In this section I will give you some insight into my way of thinking about pottery. Ultimately this should not be necessary, because if I am doing my work right, the pots should do the talking. But nevertheless I hope this will be interesting for some one and may even stir up some interest in hand made pottery in some one previously unaccustomed.
Time is an important factor, when thinking about ceramics. On the one hand is pottery one of the oldest cultural techniques of human kind and on the other hand it is to be considered, that burned clay survives its maker by a few thousand years.
Looking back at the long history of ceramics always meant an inexhaustible treasure trove of ideas, shapes and guidelines for me. A traditional shape, like the one of the Chinese shoulder vase (mei ping vase), has been repeated, edited, described and test so much, that it has found its valid place in the world. It is an honor for me, to work with shapes like this and maybe my own part to its development.
Thinking about the future, presents me with a great challenge. If the things I create stay in the world for such an unimaginable amount of time, they really should be the best possible pots I am able to make. But this thought also invokes childlike dreams about someone finding, at a time I am already long decayed, a shard of my work and it brings some happiness to them.
The ability to draw from the rich history of ceramic production from all over the world is an important cornerstone of my work. To learn from the old ones enables me to develop my own personal work along guidelines that have been tested by the most powerful force, time.
My main influences are:
- neolithic ceramics
- There is something magical about the beginning. The appeal of those pots can not be copied but, even thousands of years after their creation, they be admired and enjoyed.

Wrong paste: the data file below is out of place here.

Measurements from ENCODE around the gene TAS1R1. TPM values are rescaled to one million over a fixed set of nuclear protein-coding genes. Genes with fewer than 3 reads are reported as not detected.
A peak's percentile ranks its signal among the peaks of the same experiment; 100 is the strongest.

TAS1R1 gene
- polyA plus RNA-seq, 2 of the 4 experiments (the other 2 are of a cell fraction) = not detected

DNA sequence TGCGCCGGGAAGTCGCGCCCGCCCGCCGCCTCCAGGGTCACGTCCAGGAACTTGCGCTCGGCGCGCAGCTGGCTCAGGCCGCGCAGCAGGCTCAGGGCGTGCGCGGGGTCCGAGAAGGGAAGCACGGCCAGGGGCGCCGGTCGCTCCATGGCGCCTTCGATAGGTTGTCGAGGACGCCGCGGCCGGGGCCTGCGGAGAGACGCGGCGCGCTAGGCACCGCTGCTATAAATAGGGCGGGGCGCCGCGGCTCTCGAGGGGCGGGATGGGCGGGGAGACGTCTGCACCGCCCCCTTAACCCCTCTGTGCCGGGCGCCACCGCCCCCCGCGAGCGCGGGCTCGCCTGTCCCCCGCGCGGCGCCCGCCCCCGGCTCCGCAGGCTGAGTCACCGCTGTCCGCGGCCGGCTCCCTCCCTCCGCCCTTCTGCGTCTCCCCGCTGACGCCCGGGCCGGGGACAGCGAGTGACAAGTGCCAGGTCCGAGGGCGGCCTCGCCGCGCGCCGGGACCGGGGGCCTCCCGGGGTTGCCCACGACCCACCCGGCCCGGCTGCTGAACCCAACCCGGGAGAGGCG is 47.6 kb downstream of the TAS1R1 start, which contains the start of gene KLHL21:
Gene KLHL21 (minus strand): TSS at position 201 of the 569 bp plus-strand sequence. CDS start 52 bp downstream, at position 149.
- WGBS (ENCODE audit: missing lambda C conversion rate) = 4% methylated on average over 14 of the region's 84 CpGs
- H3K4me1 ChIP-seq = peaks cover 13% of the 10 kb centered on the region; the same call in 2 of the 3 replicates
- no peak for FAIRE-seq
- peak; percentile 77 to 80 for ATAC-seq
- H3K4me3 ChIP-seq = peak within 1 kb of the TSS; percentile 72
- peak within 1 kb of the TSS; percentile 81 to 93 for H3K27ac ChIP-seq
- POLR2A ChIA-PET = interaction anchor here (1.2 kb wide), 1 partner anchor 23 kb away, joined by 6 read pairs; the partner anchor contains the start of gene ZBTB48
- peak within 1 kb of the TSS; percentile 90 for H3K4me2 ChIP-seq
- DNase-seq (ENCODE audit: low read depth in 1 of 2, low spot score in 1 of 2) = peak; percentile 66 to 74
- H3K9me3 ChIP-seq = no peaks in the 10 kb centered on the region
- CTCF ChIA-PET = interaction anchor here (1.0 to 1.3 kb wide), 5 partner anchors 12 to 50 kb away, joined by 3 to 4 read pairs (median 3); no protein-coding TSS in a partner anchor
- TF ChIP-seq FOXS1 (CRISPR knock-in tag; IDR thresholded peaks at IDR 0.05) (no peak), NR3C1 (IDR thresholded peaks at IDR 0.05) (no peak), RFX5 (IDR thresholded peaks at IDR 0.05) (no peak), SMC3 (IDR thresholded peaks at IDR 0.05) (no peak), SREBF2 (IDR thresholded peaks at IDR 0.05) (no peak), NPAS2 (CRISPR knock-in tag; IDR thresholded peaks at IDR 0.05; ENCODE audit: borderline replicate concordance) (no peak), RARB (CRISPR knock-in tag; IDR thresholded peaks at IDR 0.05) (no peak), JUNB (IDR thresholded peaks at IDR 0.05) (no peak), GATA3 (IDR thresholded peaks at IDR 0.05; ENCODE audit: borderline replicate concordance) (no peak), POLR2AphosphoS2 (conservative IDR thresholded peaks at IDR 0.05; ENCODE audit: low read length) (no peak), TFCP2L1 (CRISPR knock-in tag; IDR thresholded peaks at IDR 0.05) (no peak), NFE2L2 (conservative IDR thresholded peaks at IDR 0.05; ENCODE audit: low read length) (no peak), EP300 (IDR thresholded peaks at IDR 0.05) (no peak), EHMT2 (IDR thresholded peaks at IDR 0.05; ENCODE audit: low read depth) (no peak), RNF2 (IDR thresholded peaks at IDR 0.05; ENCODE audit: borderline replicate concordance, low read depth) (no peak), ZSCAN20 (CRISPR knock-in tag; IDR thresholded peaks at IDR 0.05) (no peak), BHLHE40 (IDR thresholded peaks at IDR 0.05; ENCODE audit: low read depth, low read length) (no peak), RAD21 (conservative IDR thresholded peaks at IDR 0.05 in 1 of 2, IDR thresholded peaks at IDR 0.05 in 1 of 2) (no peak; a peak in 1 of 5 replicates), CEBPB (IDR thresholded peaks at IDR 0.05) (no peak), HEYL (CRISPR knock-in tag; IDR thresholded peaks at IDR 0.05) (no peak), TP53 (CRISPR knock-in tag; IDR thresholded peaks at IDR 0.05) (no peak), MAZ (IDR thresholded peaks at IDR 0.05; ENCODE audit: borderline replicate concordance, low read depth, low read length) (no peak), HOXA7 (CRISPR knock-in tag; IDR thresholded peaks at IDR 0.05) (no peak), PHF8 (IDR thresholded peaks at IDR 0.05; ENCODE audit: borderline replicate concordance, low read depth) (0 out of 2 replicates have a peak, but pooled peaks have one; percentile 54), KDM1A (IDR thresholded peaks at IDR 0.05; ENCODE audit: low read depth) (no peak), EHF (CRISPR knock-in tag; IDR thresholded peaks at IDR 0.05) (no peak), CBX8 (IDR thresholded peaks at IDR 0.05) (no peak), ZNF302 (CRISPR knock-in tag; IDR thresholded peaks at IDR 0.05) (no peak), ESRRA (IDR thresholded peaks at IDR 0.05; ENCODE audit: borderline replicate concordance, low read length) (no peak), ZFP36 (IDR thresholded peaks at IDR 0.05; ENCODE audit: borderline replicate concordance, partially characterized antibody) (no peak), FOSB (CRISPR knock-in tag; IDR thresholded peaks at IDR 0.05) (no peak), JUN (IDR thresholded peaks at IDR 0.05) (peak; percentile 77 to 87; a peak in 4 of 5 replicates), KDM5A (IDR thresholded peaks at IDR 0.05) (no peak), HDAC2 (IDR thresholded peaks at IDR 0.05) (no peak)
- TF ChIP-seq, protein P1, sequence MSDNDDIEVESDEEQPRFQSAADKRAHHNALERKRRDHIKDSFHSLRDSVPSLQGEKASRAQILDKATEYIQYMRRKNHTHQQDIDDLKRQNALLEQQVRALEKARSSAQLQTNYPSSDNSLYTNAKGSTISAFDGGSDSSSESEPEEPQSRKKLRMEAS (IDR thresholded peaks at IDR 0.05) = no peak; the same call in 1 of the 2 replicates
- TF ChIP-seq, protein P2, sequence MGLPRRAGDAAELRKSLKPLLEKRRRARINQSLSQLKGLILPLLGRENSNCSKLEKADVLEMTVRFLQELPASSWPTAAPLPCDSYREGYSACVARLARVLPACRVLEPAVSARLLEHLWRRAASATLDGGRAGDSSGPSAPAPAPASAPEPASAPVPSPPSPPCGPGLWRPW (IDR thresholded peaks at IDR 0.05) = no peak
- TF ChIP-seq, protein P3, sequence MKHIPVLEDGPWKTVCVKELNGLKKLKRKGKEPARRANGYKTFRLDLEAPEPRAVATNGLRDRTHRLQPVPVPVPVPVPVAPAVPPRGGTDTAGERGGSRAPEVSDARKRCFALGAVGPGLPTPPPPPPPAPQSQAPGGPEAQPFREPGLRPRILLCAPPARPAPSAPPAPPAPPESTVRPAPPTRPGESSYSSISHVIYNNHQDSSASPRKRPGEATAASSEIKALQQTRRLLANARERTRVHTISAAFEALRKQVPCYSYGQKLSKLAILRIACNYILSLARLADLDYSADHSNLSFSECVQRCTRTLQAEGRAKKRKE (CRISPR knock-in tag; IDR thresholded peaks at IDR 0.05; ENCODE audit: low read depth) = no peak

- Chinese ceramics of the Tang (618-907) and Song (960 – 1279) dynasties
- The combination of technical progress in an highly developed culture with still a hint of beginning makes this time span to one of the most fascinating periods in ceramic history. Unpretentiousness, tightness and power of the shapes combined with gorgeous glazes.
- Korean ceramics of the Goryeo dynasty (918 – 1392)
- Assimilation of Chinese shapes and glazes and combination of local traditions brought forth a distinct style of ceramics. The Korean potters mastered the technique of inlaying white and black clay into the surface of celadon glazed pots like none other.
- European med-evil pottery
- The traditional craft pottery had to be produced in large quantities, be cheap and durable. With the need for uniformity not yet developed this has lead to some beautifully powerful pots with breathing personalities
- British studio ceramics around Bernard Leach
- Has a great influence on my way of thinking about making ceramics in a time of industrial mass production. Bernard Leach, born in Hongkong at the end of the 19th century, tried the create synthesis between the ceramics of the east and west.
We live in a time, where it is possible to produce stuff in seconds, perfect and uniform. Thousands of factories spit out millions of pots every day. Those pots, produced cheaper and faster than ever before, are affordable for most people.
I can not compete with those factories on their terms. I try to do something completely different. My goal is to create something with characteristics that are not quantifiable in the rational machine world. I want to create a few pots that breathe.
The way technical defects in hand made pottery are regarded differs from culture to culture. In Japan every one of the typical faults has a flowery name and can be celebrated in a way that some potters started to produce them deliberately. In Europe on the other hand, most pots that exhibit flaws of some kind will end in the trash or are sold as cheap B-ware.
I think, flaws are often important for giving personality to a pot. People are not perfect, why do our pots have to be? The small grain of clay on the surface my favorite tea bowl looked and felt strange at first, yet I find my hands looking for it every morning.
I do not try to produce flaws like this deliberately nor do I try to hide them when they happen. But I use materials and work in a way that encourages those unplanned, yet enriching defects.